THERE ARE many things I like about this car and just a couple of tiny things I don’t. Let’s get the grumbles out of the way first.
The Vauxhall Insignia needs better wing mirrors. They’re just too small and narrow to give you a confident view – especially when changing lanes on motorways. The other small niggle is the steering wheel. It’s big enough to belong in a bus. But these minor issues are eclipsed by the motor’s merits.
For a start, the Insignia is a good looking estate (Sports Tourer in today’s parlance). It comes loaded with equipment; it’s practical; it’s comfortable, and it’s satisfying to drive. But the model on test here – the BiTurbo SRi Sports Tourer – is not just the usual griffin labelled, load-lugging, mile-muncher. Why? Because under the bonnet, Vauxhall has shoehorned in its most commanding diesel engine ever. It produces 192 bhp and 295 lb/ft of torque, and yet CO2 emissions are only 134 g/km.
The heady, twin-sequential turbocharged oil-burner is based on the existing 1956 cc unit that powers key models in the Insignia, Astra and Zafira Tourer range. However, in BiTurbo form, it delivers an extra 34.5 bhp and a significant 37 lb/ft of further ‘get-up-and-go’. The result for the Sports Tourer is 0-60 mph in 8.4 seconds. It’s the sort of acceleration that gives you that perceptible ‘pulled back into your seat’ feeling.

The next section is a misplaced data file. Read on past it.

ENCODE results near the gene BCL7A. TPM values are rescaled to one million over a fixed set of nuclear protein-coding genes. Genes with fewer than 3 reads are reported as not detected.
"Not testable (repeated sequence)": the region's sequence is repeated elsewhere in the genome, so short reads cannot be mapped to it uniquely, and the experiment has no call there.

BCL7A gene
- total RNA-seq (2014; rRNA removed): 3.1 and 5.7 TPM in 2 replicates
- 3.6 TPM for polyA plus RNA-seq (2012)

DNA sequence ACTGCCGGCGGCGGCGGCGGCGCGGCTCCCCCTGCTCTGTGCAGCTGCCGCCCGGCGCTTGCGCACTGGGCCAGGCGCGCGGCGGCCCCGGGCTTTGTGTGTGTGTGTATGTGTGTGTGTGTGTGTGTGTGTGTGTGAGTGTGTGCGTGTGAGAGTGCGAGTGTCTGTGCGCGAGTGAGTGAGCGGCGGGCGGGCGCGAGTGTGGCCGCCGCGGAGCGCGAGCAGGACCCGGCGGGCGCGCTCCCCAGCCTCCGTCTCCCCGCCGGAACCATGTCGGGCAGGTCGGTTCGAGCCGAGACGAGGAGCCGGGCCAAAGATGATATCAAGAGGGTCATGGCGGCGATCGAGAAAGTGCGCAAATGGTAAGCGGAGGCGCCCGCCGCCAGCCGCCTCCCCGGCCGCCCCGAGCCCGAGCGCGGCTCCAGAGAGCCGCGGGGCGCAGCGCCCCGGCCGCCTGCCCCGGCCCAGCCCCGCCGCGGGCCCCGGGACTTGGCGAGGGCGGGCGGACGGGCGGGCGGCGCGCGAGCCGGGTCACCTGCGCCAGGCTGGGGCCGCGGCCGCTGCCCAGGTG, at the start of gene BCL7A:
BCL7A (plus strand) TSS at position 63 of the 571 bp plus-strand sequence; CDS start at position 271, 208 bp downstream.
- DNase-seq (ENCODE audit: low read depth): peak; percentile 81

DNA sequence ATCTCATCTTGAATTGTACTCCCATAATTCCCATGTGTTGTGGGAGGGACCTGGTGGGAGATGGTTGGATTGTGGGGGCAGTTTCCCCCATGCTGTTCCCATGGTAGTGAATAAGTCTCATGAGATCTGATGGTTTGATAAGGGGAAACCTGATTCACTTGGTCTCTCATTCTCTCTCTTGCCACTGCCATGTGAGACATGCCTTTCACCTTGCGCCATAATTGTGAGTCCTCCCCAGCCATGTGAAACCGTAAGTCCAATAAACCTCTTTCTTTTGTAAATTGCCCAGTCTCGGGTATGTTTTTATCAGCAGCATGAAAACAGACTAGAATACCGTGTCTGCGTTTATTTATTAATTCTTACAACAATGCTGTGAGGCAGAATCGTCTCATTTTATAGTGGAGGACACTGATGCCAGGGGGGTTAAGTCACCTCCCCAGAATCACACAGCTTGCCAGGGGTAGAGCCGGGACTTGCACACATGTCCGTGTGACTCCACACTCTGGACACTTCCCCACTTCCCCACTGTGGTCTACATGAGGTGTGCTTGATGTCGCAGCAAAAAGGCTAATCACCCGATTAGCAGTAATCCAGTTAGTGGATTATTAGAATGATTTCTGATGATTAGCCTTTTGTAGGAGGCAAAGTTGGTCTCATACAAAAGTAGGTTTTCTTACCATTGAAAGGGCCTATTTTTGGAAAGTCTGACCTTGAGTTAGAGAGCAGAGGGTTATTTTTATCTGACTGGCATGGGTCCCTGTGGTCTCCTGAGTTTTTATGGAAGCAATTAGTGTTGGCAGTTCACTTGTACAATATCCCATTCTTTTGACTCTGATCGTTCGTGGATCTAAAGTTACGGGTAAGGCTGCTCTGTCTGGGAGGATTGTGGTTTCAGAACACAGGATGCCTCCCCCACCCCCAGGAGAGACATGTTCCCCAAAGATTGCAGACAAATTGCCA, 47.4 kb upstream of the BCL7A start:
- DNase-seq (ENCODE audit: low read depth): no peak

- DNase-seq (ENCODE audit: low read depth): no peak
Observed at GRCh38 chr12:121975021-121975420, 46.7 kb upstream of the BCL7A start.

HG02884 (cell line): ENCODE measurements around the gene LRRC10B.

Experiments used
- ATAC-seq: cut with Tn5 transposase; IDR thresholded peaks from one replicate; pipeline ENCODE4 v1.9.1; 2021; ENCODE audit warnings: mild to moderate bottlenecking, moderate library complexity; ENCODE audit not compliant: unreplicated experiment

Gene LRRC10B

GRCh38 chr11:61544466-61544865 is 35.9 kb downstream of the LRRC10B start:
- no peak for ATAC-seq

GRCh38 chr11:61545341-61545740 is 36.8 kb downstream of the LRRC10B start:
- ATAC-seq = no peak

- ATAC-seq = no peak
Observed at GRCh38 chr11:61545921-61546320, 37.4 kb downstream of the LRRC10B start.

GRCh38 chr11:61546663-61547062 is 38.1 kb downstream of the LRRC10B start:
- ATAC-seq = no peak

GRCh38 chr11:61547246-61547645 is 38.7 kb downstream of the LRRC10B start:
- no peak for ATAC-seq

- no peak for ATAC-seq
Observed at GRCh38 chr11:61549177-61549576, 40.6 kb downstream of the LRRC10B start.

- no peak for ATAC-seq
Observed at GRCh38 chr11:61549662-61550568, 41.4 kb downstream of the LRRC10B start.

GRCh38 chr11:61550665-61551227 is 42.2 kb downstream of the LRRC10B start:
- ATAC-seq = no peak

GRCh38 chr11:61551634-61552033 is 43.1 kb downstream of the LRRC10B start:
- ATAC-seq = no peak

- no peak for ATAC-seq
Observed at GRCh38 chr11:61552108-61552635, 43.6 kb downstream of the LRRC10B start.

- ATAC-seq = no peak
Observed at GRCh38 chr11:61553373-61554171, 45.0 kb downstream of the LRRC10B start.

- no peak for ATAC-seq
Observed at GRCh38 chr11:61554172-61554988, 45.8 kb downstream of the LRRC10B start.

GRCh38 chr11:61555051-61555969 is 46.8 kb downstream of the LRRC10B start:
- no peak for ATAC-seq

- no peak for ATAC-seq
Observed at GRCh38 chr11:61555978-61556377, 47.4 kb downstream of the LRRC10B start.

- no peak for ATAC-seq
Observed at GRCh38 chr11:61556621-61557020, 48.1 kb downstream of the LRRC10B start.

Complementing this power gain, Vauxhall’s FlexRide adaptive damping is standard on all Insignia BiTurbos (normally a £790 option on front-wheel drive models). The system can ‘learn’ how you drive the car and adapts the dampers accordingly. You can also select Tour and Sport buttons, and configure the throttle, steering and damper settings in Sport mode separately.
The result is a car which is more rewarding to drive than many other large turbo diesel motors on the market. In Sport mode it’s taut, quick, and it takes corners on rails. In Tour mode it’s a gracious and unflappable vehicle, and one which will give you a magic carpet ride to work. In normal mode, it’s simply a good estate car with poke.
Unsurprisingly, the Sports Tourer has a big area for loading and, cleverly, under the powered tailgate (which incorporates the rear light clusters), there is an additional set of rear lights, making the car highly visible to other road users if you need to sort out your luggage after the sun has gone down.
Finally, thanks to a package of eco features – including standard Start/Stop across the range – the Insignia BiTurbo Sports Tourer manages to achieve a combined 55.4 mpg. This is the last piece of the jigsaw to make the car a great all-rounder. It’s economical and spacious enough to be the main family car; its emissions are low enough to make it an affordable, yet very smart business motor, and, of course, the potency of its engine will bring out the devil in you when you feel the need for speed.
PROS ‘N’ CONS
- Powerful √
- Comfortable √
- Economical √
- Good-looking √
- Practical √
- Small wing mirrors X
- Large steering wheel X
- Max speed: 140 mph
- 0-60 mph: 8.4 secs
- Combined mpg: 55.4
- Engine: 1956 cc 4 cylinder 16 valve twin-turbo diesel
- Max. power (bhp): 192 at 4000 rpm
- Max. torque (lb/ft): 295 at 1750-2500 rpm
- CO2: 134 g/km
- Price: £28,615 on the road
Tim Barnes-Clay Twitter @carwriteups
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